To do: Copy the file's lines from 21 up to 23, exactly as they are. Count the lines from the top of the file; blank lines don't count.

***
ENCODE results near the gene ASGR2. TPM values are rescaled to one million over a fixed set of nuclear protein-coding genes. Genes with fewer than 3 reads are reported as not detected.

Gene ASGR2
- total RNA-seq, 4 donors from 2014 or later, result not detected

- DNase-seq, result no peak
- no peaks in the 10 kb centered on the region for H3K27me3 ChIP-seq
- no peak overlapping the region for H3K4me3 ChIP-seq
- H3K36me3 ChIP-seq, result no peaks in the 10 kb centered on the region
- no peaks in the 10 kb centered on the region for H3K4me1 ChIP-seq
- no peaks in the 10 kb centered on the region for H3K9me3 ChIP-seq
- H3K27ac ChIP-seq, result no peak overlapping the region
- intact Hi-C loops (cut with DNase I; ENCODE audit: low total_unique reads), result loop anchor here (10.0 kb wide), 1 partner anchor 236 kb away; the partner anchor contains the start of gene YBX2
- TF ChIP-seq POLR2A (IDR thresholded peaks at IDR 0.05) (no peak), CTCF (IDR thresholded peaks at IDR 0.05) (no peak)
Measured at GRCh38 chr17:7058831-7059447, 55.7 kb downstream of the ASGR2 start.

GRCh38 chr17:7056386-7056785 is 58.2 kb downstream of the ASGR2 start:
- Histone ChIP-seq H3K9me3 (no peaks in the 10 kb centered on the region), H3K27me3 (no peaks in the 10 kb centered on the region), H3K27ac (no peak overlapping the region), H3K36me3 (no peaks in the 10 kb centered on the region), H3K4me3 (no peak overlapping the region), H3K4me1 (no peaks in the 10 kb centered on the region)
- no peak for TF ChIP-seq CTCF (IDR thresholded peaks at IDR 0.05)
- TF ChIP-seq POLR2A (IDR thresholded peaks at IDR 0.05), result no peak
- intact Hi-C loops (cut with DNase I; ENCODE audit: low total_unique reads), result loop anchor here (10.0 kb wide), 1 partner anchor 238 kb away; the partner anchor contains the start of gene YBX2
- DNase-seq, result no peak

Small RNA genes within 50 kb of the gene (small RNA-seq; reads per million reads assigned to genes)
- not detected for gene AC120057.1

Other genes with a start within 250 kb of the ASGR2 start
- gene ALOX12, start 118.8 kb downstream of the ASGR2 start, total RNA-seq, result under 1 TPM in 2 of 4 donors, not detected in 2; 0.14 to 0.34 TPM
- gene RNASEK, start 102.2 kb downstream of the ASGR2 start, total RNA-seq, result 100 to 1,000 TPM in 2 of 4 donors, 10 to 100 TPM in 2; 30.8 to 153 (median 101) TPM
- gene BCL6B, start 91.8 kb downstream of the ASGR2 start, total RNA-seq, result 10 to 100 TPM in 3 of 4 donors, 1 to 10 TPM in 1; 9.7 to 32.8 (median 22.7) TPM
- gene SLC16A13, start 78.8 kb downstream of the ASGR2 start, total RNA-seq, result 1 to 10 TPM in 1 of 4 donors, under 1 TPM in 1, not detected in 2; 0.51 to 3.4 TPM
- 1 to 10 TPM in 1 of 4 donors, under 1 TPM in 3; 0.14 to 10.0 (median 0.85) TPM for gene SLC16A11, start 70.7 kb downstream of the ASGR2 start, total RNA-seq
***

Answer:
- not detected for gene AC120057.1

Other genes with a start within 250 kb of the ASGR2 start
- gene ALOX12, start 118.8 kb downstream of the ASGR2 start, total RNA-seq, result under 1 TPM in 2 of 4 donors, not detected in 2; 0.14 to 0.34 TPM